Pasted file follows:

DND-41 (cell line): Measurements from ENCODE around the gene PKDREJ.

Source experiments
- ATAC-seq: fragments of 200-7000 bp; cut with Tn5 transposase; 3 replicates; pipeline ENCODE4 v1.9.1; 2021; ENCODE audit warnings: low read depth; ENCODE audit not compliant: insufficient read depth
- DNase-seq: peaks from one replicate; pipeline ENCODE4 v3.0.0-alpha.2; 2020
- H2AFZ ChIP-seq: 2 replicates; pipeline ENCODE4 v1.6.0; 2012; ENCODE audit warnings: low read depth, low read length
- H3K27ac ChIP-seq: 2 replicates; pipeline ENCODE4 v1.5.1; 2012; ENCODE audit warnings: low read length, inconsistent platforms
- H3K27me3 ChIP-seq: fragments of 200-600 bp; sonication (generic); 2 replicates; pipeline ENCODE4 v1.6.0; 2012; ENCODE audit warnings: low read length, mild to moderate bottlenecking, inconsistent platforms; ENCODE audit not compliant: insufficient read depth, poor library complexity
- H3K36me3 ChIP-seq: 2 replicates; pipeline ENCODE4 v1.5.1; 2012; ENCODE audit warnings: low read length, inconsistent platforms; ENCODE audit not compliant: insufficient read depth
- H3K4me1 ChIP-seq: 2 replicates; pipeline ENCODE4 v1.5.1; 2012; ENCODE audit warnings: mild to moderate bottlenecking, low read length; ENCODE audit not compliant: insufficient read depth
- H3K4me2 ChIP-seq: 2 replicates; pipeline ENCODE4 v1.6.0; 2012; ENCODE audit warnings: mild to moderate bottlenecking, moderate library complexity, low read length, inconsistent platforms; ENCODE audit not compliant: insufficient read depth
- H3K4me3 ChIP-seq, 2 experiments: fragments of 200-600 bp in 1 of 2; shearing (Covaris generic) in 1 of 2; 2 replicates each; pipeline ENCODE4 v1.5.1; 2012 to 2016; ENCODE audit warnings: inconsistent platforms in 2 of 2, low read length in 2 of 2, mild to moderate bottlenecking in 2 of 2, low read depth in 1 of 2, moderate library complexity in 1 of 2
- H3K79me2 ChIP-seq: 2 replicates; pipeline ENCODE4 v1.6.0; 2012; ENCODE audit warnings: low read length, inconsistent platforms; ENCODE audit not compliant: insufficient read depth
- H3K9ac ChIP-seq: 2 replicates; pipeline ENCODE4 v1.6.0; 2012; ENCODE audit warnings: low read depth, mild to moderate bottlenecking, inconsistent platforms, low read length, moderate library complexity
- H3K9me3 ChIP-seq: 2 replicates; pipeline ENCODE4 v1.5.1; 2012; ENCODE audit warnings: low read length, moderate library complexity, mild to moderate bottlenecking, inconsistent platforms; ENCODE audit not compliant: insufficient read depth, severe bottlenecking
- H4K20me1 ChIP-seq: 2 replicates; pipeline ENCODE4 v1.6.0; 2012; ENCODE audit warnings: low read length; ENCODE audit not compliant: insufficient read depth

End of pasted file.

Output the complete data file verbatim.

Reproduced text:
DND-41 (cell line): Measurements from ENCODE around the gene PKDREJ.

Source experiments
- ATAC-seq: fragments of 200-7000 bp; cut with Tn5 transposase; 3 replicates; pipeline ENCODE4 v1.9.1; 2021; ENCODE audit warnings: low read depth; ENCODE audit not compliant: insufficient read depth
- DNase-seq: peaks from one replicate; pipeline ENCODE4 v3.0.0-alpha.2; 2020
- H2AFZ ChIP-seq: 2 replicates; pipeline ENCODE4 v1.6.0; 2012; ENCODE audit warnings: low read depth, low read length
- H3K27ac ChIP-seq: 2 replicates; pipeline ENCODE4 v1.5.1; 2012; ENCODE audit warnings: low read length, inconsistent platforms
- H3K27me3 ChIP-seq: fragments of 200-600 bp; sonication (generic); 2 replicates; pipeline ENCODE4 v1.6.0; 2012; ENCODE audit warnings: low read length, mild to moderate bottlenecking, inconsistent platforms; ENCODE audit not compliant: insufficient read depth, poor library complexity
- H3K36me3 ChIP-seq: 2 replicates; pipeline ENCODE4 v1.5.1; 2012; ENCODE audit warnings: low read length, inconsistent platforms; ENCODE audit not compliant: insufficient read depth
- H3K4me1 ChIP-seq: 2 replicates; pipeline ENCODE4 v1.5.1; 2012; ENCODE audit warnings: mild to moderate bottlenecking, low read length; ENCODE audit not compliant: insufficient read depth
- H3K4me2 ChIP-seq: 2 replicates; pipeline ENCODE4 v1.6.0; 2012; ENCODE audit warnings: mild to moderate bottlenecking, moderate library complexity, low read length, inconsistent platforms; ENCODE audit not compliant: insufficient read depth
- H3K4me3 ChIP-seq, 2 experiments: fragments of 200-600 bp in 1 of 2; shearing (Covaris generic) in 1 of 2; 2 replicates each; pipeline ENCODE4 v1.5.1; 2012 to 2016; ENCODE audit warnings: inconsistent platforms in 2 of 2, low read length in 2 of 2, mild to moderate bottlenecking in 2 of 2, low read depth in 1 of 2, moderate library complexity in 1 of 2
- H3K79me2 ChIP-seq: 2 replicates; pipeline ENCODE4 v1.6.0; 2012; ENCODE audit warnings: low read length, inconsistent platforms; ENCODE audit not compliant: insufficient read depth
- H3K9ac ChIP-seq: 2 replicates; pipeline ENCODE4 v1.6.0; 2012; ENCODE audit warnings: low read depth, mild to moderate bottlenecking, inconsistent platforms, low read length, moderate library complexity
- H3K9me3 ChIP-seq: 2 replicates; pipeline ENCODE4 v1.5.1; 2012; ENCODE audit warnings: low read length, moderate library complexity, mild to moderate bottlenecking, inconsistent platforms; ENCODE audit not compliant: insufficient read depth, severe bottlenecking
- H4K20me1 ChIP-seq: 2 replicates; pipeline ENCODE4 v1.6.0; 2012; ENCODE audit warnings: low read length; ENCODE audit not compliant: insufficient read depth